A New Approach to Predictive Analytics Model Evaluation
Predictive analytics has become routine in a wide variety of disciplines. While models have become standard for many, I am not convinced that many analysts are appropriately evaluating the results of their efforts.
Many, including novice analysts, believe that with the availability of gains or decile analysis, the evaluation standards are obvious. Users overvalue the reasonableness of the gains table. Are more responders identified in the top decile segments, fewer in the middle, and a minimum amount on the bottom? While this is important, it does not always lead to selecting the "best" model for a given situation.
Consider the table below that reports on percent responders identified by decile. Looks good, doesn't it?
This may be referred at as a monotonic decreasing relationship. At each succeeding decile, fewer responders are found. This is precisely what a marketer wants. But there are additional elements that influence model evaluation that are frequently ignored. These include:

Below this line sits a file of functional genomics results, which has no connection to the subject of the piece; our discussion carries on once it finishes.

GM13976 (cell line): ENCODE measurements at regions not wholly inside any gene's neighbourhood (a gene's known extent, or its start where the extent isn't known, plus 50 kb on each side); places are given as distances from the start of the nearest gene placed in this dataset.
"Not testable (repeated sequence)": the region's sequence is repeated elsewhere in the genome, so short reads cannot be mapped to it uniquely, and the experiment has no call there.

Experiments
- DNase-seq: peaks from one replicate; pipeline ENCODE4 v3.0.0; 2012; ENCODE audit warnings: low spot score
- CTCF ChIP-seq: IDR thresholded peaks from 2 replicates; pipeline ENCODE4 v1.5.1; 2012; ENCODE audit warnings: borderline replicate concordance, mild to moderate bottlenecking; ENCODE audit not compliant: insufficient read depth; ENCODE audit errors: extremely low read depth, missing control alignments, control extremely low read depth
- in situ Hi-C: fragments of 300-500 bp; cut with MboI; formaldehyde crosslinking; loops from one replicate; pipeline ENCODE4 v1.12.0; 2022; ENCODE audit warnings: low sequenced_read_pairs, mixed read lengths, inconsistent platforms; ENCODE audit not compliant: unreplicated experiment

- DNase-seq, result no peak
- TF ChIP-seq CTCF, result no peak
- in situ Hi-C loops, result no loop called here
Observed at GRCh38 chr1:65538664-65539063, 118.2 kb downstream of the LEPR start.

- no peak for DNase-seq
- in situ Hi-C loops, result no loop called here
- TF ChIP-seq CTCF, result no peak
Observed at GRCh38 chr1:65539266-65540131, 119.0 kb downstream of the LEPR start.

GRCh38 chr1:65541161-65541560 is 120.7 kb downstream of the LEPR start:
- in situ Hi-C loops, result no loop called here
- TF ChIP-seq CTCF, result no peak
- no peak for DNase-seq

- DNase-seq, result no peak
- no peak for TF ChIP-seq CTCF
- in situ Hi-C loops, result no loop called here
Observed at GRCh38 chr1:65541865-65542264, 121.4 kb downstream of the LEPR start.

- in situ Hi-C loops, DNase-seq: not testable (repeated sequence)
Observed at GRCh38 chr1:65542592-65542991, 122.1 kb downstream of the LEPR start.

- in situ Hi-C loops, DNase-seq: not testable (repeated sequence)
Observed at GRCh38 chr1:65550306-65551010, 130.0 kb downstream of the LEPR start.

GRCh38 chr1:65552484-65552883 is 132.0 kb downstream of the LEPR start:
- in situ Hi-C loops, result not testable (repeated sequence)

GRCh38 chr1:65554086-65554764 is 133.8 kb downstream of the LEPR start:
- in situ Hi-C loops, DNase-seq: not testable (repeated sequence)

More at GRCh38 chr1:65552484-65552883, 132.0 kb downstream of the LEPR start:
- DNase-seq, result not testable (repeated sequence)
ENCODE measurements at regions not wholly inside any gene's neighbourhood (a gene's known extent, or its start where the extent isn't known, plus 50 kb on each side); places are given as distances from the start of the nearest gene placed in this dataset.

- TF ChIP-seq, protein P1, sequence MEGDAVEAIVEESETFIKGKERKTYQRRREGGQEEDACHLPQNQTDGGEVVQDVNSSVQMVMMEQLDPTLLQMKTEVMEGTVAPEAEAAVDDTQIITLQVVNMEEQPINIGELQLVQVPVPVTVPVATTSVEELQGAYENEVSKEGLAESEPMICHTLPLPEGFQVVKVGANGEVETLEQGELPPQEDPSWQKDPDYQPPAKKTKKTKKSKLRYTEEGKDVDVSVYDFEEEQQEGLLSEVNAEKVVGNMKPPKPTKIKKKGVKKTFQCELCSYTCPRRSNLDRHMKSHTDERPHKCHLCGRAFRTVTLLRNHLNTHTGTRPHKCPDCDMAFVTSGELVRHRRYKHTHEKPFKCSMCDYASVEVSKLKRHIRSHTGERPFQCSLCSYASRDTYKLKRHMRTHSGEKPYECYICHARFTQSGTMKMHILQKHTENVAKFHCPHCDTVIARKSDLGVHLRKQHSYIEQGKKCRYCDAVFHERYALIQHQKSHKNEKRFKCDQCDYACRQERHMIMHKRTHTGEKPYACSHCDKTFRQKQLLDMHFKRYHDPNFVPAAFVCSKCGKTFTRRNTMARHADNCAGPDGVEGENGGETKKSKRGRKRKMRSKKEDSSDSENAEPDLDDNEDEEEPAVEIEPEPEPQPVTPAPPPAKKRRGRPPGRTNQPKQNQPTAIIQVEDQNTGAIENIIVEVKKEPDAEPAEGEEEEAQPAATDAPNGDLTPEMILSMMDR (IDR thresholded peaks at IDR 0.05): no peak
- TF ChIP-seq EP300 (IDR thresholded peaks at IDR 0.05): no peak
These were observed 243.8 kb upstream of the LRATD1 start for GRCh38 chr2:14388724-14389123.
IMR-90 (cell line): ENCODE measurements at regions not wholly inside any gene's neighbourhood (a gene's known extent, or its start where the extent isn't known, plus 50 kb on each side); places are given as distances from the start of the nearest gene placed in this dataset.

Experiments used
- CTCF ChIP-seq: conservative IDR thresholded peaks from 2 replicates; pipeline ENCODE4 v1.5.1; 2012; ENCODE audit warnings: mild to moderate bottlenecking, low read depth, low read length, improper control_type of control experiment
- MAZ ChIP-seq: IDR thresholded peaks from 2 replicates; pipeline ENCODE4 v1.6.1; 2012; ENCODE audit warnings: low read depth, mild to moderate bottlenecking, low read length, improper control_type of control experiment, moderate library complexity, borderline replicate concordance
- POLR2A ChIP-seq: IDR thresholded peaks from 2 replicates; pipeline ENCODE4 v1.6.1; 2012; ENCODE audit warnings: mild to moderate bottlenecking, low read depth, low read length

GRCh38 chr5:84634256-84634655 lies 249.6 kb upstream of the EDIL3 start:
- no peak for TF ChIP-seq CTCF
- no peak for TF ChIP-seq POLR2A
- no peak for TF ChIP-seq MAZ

- Lift Variations
Lift Variations: The percentage of all responders identified at a specific depth plays a significant role in selecting which model to deploy. Let's look at the following chart:
The blue and red bars above represent results of two different models developed. Upon closer examination, we discovered a few things, visible in this table:
The original model identified over 27 percent at the 10 percent depth. That appeared to satisfy the marketer. It performed better than an alternative scenario. However, if we proceed to the fifth decile, the alternative option becomes the winner. It finds slightly over 80 percent. Which model should be deployed?
Choppiness: Let's look at the following results:
Chart 2 displays the gains results for two different models. Note the blue bars exhibit the monotonically decreasing relationship (no choppiness), while the red bar (choppiness) presents erratic or choppy behavior. Observe, for example, the change from decile 4 to decile 5 in the choppiness scenario. So although "choppiness" is evident in this scenario, we nevertheless identify more responders at the 50th percentile (79.58 vs. 77.31). Which model should our marketers adopt?